EXAMPLE 2

From a similar powder mixture as in Example 1, but with about 0.20 weight % overstoichiometric carbon content, tuning inserts CNMG 120408 were pressed. The inserts were sintered in H2 up to 450 C. for dewaxing, further in vacuum to 1350 C. and after that in a carburizing, 1 bar, CH4 /H2, atmosphere, for 1 h at 1450 C. Cooling was performed in a protective, inert atmosphere with a well-controlled temperature decrease of 60 C./h within the temperature interval 1290 to 1240 C. After that, the cooling continued as normal furnace cooling with maintained protective atmosphere.

The structure of the inserts was essentially identical to that of the inserts of the preceding Example. The inserts were etched, edge rounded and coated according to Example 1.

EXAMPLE 3--Comparative Example

From a similar powder mixture as in Example 1, but with TiC instead of TiCN, inserts were pressed of the same type and sintered according to Example 1. The structure in the surface of the inserts was characterized by compared to that of Example 1 that zone A was almost missing (<5 μm), i.e., zone B with cubic phase and strong binder phase enrichment extended to the surface and a sharp cobalt maximum of about 25 weight %. Zone C had the same structure as in Example 1. The inserts were etched, edge rounded and coated according to Example 1.

EXAMPLE 4

From a powder mixture consisting of 2.7 weight % TiCN, 3.6 weight % TaC, 2.4 weight % NbC, 6.5 weight % Co and rest WC with 0.30 weight % overstoichiometric carbon content, turning inserts CNMG 120408 were pressed. The inserts were sintered in H2 up to 450 C. for dewaxing, further in vacuum to 1350 C. and after that in a protective atmosphere of Ar for 1 h at 1450 C. This part is according to standard practice.

During the cooling, a well-con,rolled temperature decrease was performed with 70 C./h within the temperature range 1295 to 1230 C. in the same protective atmosphere as during sintering. After that, the cooling continued as normal furnace cooling with maintained protective atmosphere.

The structure in the surface zone of the inserts consisted of a 25 μm thick moderately binder phase enriched outer part essentially free of cubic phase and essentially free of stratified binder phase structure A. Below this outer part, there was a 15 μm thick zone containing cubic phase and with a moderate binder phase enrichment as a stratified binder phase structure B. The maximum cobalt content in this part was about 10 weight %. Zone C and the interior of the inserts were identical to Example 1. The inserts were etched, edge rounded and coated according to Example 1.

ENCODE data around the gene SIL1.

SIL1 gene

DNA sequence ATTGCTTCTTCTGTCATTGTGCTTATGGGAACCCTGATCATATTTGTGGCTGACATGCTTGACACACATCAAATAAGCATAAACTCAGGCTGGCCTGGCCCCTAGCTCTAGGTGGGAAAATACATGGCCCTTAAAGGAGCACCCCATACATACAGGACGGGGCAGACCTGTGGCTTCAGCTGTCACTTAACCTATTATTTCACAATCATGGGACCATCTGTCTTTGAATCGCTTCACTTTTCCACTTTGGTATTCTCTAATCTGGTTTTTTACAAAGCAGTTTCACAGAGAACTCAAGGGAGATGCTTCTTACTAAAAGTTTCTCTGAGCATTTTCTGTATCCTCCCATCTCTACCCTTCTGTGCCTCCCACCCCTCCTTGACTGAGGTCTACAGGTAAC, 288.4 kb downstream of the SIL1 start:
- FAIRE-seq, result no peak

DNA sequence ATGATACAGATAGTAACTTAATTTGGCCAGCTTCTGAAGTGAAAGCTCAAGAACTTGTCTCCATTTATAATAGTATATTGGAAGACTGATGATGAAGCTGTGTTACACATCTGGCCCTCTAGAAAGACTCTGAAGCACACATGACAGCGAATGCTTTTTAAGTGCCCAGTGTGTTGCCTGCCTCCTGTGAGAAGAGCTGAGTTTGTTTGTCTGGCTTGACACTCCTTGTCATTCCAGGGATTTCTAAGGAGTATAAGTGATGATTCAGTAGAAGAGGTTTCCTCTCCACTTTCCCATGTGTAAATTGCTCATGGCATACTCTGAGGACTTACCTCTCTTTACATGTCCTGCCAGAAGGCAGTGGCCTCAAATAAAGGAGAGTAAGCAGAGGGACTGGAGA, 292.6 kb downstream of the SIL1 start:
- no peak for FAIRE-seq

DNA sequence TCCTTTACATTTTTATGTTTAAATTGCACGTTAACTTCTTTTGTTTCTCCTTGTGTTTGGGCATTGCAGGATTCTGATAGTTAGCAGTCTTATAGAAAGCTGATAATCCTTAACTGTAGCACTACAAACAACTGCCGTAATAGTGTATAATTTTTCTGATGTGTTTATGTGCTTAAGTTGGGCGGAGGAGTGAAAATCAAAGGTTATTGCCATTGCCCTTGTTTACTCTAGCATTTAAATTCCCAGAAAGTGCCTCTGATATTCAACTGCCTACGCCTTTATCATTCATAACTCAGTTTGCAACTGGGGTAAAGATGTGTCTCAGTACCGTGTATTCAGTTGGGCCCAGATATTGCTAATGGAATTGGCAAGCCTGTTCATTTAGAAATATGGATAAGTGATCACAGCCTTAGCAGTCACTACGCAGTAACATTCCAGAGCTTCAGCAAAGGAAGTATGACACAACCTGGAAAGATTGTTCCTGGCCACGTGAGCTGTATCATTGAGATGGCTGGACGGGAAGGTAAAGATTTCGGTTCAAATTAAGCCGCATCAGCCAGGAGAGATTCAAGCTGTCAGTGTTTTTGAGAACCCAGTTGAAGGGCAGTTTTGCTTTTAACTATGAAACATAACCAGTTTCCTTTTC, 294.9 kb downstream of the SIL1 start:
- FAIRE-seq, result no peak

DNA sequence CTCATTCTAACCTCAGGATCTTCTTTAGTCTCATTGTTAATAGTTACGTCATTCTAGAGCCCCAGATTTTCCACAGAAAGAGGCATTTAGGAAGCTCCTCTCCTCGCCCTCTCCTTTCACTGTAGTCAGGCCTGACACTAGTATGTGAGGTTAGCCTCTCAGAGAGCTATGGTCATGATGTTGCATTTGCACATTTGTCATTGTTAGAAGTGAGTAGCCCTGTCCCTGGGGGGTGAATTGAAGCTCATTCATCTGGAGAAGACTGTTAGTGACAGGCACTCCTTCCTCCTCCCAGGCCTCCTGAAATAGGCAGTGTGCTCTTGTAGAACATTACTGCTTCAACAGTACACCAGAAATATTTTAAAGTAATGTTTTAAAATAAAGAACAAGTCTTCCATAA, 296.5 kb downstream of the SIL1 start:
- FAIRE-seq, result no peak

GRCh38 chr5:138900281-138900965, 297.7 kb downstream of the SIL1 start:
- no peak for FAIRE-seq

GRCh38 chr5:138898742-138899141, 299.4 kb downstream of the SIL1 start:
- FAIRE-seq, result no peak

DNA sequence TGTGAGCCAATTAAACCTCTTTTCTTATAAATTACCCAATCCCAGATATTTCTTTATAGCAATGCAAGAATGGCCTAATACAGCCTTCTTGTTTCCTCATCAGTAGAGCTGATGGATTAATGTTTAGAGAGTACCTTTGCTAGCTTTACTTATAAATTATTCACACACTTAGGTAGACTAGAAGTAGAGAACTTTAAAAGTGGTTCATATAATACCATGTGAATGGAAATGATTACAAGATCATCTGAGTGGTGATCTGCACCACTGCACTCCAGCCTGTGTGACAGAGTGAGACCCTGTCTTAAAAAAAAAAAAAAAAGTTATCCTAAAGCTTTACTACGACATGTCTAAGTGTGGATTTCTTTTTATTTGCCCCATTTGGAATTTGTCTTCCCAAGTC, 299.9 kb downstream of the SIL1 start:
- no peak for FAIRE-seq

Example 5--Comparative Example

From a similar powder mixture as in Example 4, inserts were pressed of the same type and sintered according to Example 4 but without the controlled cooling step.

The structure in the surface of the insert consisted of outermost a 20-25 μm thick moderately binder phase enriched zone essentially free from cubic phase. No tendency to stratified binder phase was present. Below this superficial zone there was an about 75-100 μm thick zone depleted of binder phase and enriched in cubic phase. The minimum cobalt content in this zone was about 5 weight %. The inner of the inserts exhibited C-porosity C08. The inserts were etched, edge rounded and coated according to Example 4.

EXAMPLE 6

With the CNMG 120408 inserts of Examples 1, 2, 3, 4 and 5, a test consisting of an intermittent mining operation in an unalloyed steel with the hardness HB110 was performed with the following cutting data:

Speed: 80 m/min

Feed: 0.30 mm/rev

Cutting depth: 2 mm

30 edges of each variant were run until fracture or max 10 min. The average tool like is shown in the table below.

______________________________________          Average Tool Life, min______________________________________Example 1 (invention)            10 (no fracture)Example 2 (invention)            10 (no fracture)Example 3 (known technique)            10 (no fracture)Example 4 (invention)            4.5Example 5 (known technique)            0.5______________________________________

In order to differentiate, if possible, between Examples 1, 2 and 3, the same test was repeated with cutting fluid. The following results were obtained: